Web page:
Indonesia
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Sumatra

Sumatra

Sumatran Tigers

Sumatera – is a large island in western Indonesia that is part of the Sunda Islands. It is the largest island that is entirely in Indonesia (two larger islands, Borneo and New Guinea, are shared between Indonesia and other countries) and the sixth-largest island in the world at 473,481 km2 (including adjacent islands such as the Riau Islands and Bangka Belitung Islands). Sumatra is an elongated landmass spanning a diagonal northwest-southeast axis. The Indian Ocean borders the west, northwest, and southwest sides of Sumatra with the island chain of Simeulue, Nias and Mentawai bordering the southwestern coast. On the northeast side, the narrow Strait of Malacca separates the island from the Malay Peninsula, an extension of the Eurasian continent. On the southeast, the narrow Sunda Strait separates Sumatra from Java. The northern tip of Sumatra borders the Andaman Islands, while on the lower eastern side are the islands of Bangka and Belitung, Karimata Strait and the Java Sea. The Bukit Barisan Mountains, which contain several active volcanoes, form the backbone of the island, while the northeast sides are outlying lowlands with swamps, mangroves, and complex river systems. The equator crosses the island at its centre on West Sumatra and Riau provinces. The climate of the island is tropical, hot and humid with lush tropical rain forest once dominating the landscape. Sumatra has a wide range of plant and animal species but has lost almost 50% of its tropical rainforest in the last 35 years, and many species are critically endangered such as the Sumatran ground cuckoo, Sumatran tiger, Sumatran elephant, Sumatran rhinoceros, and Sumatran orangutan. Deforestation on the island has also resulted in serious haze over neighbouring countries, such as the 2013 Southeast Asian haze causing considerable tensions with affected countries such as Malaysia and Singapore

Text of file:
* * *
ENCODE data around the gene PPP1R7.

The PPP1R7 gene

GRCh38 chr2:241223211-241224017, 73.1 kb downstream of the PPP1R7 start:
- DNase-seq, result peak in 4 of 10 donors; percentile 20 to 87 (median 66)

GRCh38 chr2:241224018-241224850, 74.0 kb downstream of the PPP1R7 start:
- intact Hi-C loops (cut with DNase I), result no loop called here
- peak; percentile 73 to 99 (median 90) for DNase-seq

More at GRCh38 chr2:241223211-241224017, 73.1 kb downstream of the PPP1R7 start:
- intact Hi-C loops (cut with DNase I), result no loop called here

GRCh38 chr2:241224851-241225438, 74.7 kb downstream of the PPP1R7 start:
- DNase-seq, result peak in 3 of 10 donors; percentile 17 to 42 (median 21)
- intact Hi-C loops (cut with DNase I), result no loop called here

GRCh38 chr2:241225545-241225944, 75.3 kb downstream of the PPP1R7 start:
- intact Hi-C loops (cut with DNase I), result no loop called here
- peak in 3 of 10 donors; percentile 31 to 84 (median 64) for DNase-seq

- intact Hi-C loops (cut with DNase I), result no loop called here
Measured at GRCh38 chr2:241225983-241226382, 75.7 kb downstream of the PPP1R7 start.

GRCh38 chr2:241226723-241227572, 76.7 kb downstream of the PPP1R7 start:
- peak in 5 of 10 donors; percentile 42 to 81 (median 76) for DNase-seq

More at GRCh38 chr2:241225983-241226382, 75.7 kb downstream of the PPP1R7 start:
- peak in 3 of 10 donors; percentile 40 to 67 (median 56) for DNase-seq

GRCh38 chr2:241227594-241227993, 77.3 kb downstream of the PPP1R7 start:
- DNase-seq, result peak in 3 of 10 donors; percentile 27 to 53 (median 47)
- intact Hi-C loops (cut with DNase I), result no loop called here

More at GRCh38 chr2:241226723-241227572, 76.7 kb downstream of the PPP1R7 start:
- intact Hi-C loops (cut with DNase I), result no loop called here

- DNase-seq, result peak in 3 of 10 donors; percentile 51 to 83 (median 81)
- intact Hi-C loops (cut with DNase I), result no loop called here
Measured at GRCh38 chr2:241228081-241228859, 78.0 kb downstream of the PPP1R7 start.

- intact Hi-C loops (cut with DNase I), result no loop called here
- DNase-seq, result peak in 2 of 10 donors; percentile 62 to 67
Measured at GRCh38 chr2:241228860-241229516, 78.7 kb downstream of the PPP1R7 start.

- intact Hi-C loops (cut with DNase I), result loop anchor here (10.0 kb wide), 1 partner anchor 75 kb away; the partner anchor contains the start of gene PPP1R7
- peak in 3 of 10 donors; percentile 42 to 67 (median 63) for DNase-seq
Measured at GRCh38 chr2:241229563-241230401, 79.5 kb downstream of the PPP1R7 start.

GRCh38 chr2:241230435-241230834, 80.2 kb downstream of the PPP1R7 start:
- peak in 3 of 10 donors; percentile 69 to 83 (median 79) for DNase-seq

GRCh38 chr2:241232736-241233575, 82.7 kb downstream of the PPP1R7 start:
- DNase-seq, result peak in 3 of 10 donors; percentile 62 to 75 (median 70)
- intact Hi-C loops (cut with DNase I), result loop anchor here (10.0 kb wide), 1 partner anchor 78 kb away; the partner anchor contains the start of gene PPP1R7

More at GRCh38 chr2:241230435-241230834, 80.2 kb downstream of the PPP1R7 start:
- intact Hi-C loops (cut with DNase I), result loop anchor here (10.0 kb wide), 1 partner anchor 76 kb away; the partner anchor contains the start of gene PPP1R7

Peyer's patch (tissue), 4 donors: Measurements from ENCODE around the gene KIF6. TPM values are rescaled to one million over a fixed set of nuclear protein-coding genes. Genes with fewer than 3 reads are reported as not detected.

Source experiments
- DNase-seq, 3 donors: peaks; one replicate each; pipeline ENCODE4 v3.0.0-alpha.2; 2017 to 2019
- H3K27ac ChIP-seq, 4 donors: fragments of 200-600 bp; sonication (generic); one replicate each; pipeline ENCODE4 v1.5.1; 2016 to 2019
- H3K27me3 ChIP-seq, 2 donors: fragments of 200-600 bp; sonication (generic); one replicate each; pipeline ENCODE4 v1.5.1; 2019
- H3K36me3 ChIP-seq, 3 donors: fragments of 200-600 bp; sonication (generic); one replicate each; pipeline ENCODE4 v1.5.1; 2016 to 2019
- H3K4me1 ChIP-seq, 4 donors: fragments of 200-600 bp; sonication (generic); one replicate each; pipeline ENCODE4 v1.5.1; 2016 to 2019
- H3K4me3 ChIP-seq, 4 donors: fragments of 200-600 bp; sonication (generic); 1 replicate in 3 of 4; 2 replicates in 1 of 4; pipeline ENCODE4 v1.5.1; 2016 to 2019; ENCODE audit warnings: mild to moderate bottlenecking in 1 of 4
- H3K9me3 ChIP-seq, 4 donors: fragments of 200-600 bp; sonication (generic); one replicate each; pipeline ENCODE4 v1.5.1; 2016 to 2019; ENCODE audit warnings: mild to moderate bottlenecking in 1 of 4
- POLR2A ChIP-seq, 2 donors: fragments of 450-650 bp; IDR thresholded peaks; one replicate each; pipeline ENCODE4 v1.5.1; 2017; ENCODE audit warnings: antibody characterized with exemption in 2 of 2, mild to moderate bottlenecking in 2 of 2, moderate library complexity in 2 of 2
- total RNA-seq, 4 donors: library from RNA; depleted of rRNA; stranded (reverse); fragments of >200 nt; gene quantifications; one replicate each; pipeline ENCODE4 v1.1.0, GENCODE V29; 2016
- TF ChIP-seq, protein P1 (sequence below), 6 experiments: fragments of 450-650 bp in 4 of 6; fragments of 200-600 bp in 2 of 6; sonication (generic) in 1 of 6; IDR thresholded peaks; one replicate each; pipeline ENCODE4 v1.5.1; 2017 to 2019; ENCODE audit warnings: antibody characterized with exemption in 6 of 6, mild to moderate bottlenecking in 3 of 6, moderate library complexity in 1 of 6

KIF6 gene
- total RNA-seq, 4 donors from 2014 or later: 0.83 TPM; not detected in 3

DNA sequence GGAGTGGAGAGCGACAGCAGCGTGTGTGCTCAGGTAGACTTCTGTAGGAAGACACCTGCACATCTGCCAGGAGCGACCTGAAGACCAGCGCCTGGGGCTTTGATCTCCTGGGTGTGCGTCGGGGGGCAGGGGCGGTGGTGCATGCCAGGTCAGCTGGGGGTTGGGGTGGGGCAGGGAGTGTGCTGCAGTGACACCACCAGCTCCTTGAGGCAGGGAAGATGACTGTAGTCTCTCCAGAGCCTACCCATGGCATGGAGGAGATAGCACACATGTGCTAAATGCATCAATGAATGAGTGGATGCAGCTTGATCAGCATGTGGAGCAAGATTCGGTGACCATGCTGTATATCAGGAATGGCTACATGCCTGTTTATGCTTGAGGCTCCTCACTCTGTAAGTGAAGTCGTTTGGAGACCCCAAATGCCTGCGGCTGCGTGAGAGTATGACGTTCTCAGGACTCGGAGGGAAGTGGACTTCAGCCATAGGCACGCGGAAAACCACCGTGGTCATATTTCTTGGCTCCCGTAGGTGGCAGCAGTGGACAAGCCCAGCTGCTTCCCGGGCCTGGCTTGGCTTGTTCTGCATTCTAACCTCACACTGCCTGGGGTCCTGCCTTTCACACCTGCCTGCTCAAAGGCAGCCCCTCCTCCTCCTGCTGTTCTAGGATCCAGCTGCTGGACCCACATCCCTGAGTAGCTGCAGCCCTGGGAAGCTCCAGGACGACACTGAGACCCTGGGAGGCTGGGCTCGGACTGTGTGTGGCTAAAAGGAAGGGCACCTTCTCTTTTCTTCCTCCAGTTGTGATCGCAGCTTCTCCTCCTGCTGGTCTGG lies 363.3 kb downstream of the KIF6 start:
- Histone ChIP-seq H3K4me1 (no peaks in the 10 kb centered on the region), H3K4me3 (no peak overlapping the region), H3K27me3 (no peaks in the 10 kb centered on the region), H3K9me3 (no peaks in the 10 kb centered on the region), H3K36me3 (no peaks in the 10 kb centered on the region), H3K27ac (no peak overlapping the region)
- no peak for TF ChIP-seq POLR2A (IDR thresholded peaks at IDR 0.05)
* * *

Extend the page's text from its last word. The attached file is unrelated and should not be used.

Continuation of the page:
Indonesia
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Medan

Medan

Rantepao, Tana Toraja, Sulawesi, Indonesia

Medan – is the capital of North Sumatra province in Indonesia. Located along the northeastern coast of Sumatra Island, Medan is the fourth biggest city in Indonesia, behind Jakarta, Surabaya, and Bandung. With 2,097,610 inhabitants at the 2010 census, Medan remains the largest settlement outside of Java Island. Bordered by the Strait of Malacca, Medan is a busy trading city as the strait is one of the most important shipping lanes in the world. Medan is the gateway to the western part of Indonesia, accessible via the Port of Belawan and Kuala Namu International Airport (the second largest airport in Indonesia). Both the seaport and the airport are connected to the city centre via toll road and railway. Medan became the first city in Indonesia to have an airport supported with train service

Indonesia
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Bukit Lawang

Bukit Lawang

From the cave

Bukit Lawang – is a small tourist village at the bank of Bahorok River in North Sumatra province of Indonesia. Situated approximately 86 km northwest of Medan, Bukit Lawang is known for the largest animal sanctuary of Sumatran orangutan (around 5,000 orangutans occupy the area), and also the main access point to the Gunung Leuser National Park from the east side. Bukit Lawang rehabilitation centre for orangutans was founded in 1973. The main purpose is to preserve the decreasing number of orangutan population due to hunting, trading, and deforestation. A flash flood hit Bukit Lawang on 2 November 2003. The disaster destroyed the local tourist resorts and had a devastating impact on the local tourism industry in the area. Around 400 houses, 35 hotels and guest houses were destroyed by the flood, including 239 people were killed and around 1,400 locals lost their homes. Local authorities and an environmental NGO attributed it to illegal logging. Thanks to several international cooperation agencies, the site was rebuilt and opened again in July 2004.